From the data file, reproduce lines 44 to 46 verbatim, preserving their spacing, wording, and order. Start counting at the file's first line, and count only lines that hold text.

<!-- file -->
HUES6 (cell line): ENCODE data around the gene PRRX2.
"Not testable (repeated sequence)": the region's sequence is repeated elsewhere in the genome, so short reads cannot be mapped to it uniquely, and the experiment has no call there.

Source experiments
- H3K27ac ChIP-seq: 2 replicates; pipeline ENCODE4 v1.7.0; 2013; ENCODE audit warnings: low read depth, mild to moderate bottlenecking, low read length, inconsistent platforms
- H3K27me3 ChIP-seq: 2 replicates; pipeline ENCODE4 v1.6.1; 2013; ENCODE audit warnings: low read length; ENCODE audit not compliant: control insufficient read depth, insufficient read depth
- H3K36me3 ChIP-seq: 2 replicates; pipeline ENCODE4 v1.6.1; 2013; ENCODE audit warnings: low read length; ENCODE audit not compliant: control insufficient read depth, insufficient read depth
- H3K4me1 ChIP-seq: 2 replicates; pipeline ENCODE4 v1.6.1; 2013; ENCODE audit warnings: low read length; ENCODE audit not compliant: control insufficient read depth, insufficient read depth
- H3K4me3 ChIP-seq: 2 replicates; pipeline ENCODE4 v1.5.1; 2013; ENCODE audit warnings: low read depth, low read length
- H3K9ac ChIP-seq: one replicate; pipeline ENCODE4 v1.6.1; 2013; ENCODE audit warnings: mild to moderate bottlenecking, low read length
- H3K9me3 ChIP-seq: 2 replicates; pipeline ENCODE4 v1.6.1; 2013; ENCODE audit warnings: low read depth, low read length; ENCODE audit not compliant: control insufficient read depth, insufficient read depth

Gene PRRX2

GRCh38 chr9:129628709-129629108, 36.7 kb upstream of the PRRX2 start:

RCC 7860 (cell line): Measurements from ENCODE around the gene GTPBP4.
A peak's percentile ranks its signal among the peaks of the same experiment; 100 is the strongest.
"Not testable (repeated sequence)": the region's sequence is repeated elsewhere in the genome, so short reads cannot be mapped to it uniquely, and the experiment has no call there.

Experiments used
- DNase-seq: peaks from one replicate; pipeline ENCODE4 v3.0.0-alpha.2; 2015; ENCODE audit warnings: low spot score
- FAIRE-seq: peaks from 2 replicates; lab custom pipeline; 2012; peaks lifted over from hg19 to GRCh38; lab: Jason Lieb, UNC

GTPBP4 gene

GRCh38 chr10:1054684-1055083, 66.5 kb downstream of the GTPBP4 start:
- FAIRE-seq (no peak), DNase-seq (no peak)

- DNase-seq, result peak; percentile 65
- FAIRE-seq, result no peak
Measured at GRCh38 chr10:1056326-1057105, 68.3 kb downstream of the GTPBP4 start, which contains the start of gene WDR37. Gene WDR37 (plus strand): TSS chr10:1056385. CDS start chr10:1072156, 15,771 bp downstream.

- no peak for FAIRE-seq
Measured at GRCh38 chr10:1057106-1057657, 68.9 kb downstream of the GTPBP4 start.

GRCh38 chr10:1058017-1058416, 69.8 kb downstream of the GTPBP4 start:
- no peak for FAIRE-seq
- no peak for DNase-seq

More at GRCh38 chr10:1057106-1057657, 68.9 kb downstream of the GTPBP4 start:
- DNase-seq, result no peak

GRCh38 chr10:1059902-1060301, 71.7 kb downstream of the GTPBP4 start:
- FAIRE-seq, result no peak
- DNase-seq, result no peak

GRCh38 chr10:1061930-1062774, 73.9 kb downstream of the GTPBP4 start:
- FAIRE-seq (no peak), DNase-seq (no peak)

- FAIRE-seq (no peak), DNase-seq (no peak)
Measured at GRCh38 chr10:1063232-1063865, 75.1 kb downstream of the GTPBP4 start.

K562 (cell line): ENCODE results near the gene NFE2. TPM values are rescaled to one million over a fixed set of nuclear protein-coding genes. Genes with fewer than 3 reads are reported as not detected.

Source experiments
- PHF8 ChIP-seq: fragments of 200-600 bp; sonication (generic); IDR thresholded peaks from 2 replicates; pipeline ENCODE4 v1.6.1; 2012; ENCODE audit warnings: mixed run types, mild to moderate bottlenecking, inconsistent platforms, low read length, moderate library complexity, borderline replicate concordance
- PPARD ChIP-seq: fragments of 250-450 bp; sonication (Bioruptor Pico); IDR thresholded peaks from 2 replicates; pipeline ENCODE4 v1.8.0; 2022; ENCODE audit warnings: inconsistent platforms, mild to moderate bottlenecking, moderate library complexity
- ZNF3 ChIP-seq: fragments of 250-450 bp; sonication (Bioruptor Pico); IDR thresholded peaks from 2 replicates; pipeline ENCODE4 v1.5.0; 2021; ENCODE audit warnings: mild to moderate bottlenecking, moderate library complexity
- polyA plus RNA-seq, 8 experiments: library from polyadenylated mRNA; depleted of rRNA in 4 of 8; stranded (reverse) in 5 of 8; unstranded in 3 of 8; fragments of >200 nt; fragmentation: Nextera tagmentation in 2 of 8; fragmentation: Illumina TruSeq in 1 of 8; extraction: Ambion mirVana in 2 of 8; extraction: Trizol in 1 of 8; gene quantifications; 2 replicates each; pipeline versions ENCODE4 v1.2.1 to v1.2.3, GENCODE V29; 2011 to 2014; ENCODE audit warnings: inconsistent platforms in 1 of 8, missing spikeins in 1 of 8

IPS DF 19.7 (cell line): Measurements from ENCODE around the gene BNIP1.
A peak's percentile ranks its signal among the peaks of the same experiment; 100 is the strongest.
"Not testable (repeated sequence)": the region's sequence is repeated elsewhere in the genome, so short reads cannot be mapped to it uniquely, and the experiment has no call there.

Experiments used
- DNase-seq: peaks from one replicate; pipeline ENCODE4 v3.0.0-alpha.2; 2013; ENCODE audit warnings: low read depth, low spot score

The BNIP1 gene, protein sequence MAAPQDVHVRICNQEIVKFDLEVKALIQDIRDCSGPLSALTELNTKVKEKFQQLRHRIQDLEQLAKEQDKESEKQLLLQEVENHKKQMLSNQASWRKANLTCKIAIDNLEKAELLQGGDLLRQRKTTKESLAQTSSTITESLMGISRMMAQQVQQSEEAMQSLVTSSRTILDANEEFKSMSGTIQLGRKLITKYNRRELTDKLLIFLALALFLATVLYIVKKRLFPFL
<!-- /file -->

- polyA plus RNA-seq, 8 experiments: library from polyadenylated mRNA; depleted of rRNA in 4 of 8; stranded (reverse) in 5 of 8; unstranded in 3 of 8; fragments of >200 nt; fragmentation: Nextera tagmentation in 2 of 8; fragmentation: Illumina TruSeq in 1 of 8; extraction: Ambion mirVana in 2 of 8; extraction: Trizol in 1 of 8; gene quantifications; 2 replicates each; pipeline versions ENCODE4 v1.2.1 to v1.2.3, GENCODE V29; 2011 to 2014; ENCODE audit warnings: inconsistent platforms in 1 of 8, missing spikeins in 1 of 8

IPS DF 19.7 (cell line): Measurements from ENCODE around the gene BNIP1.
A peak's percentile ranks its signal among the peaks of the same experiment; 100 is the strongest.